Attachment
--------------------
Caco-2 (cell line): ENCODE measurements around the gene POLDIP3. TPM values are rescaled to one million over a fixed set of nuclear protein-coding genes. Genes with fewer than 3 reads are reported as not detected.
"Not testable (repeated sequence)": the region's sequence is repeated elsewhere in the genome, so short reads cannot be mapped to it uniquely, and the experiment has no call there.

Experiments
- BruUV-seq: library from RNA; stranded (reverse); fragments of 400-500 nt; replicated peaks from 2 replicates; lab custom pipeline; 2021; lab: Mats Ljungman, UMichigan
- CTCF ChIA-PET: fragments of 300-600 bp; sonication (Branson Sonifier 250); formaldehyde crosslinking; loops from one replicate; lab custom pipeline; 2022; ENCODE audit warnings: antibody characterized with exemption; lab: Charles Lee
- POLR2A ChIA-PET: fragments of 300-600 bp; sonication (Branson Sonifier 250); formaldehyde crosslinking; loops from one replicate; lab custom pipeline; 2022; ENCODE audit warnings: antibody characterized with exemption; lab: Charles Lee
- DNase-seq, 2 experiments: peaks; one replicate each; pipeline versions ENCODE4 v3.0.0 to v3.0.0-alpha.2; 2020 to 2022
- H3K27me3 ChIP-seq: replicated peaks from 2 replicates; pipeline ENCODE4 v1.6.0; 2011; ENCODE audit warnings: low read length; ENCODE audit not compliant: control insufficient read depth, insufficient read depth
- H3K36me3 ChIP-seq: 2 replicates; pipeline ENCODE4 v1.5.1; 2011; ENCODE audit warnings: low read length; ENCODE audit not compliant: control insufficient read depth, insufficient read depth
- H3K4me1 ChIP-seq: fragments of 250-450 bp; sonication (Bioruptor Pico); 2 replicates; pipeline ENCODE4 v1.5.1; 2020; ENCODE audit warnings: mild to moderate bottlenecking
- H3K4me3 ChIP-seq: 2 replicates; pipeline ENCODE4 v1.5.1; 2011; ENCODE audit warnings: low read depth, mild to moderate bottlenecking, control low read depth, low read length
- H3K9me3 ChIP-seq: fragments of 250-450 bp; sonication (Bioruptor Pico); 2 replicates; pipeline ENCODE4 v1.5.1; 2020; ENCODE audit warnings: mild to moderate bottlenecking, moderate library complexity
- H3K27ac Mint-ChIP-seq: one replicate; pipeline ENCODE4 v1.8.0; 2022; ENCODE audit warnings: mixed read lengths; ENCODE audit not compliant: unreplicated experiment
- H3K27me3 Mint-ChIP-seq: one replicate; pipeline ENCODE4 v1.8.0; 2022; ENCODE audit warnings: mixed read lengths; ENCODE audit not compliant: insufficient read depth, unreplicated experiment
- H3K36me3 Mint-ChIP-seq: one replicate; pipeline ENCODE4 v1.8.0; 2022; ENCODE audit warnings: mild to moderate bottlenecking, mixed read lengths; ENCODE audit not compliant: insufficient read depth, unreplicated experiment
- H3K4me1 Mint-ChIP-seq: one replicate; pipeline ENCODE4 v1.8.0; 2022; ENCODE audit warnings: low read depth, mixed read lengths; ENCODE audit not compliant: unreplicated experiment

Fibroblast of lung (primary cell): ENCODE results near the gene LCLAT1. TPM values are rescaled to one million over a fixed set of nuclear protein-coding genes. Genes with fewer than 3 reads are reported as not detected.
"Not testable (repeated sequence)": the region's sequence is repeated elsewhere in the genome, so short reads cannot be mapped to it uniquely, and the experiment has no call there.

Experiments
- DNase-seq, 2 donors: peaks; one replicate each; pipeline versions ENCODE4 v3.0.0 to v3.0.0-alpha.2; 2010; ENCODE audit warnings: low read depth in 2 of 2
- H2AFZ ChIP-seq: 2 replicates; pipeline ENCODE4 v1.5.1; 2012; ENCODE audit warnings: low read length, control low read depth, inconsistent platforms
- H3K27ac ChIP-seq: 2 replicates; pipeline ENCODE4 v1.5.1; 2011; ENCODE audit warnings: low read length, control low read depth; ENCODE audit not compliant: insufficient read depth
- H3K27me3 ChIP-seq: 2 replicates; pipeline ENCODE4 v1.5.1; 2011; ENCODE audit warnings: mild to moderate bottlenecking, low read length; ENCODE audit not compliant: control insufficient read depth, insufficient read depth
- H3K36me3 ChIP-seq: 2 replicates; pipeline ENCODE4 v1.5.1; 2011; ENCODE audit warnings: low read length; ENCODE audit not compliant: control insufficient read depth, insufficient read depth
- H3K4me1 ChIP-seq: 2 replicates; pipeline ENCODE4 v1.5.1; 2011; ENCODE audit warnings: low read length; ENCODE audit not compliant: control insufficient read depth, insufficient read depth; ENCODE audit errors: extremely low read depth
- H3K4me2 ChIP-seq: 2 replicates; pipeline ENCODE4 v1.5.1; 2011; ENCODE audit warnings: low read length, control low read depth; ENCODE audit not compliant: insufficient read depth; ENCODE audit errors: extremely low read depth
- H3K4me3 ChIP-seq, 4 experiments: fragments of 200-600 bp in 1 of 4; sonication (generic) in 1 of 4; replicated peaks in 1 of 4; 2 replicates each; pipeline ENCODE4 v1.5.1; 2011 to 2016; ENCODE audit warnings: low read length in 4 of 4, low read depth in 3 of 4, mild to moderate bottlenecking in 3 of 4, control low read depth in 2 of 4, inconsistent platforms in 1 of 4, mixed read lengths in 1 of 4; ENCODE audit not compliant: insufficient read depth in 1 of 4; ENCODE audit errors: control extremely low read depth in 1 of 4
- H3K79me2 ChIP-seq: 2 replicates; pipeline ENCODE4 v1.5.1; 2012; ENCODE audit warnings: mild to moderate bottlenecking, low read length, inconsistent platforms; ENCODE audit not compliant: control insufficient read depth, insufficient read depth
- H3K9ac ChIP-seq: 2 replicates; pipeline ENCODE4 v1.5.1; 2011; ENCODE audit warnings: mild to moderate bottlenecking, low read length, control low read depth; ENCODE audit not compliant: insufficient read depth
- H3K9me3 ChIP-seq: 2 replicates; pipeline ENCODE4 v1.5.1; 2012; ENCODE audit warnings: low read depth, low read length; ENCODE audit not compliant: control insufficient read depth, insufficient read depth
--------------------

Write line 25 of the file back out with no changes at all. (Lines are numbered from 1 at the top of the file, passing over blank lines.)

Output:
- H3K4me1 ChIP-seq: 2 replicates; pipeline ENCODE4 v1.5.1; 2011; ENCODE audit warnings: low read length; ENCODE audit not compliant: control insufficient read depth, insufficient read depth; ENCODE audit errors: extremely low read depth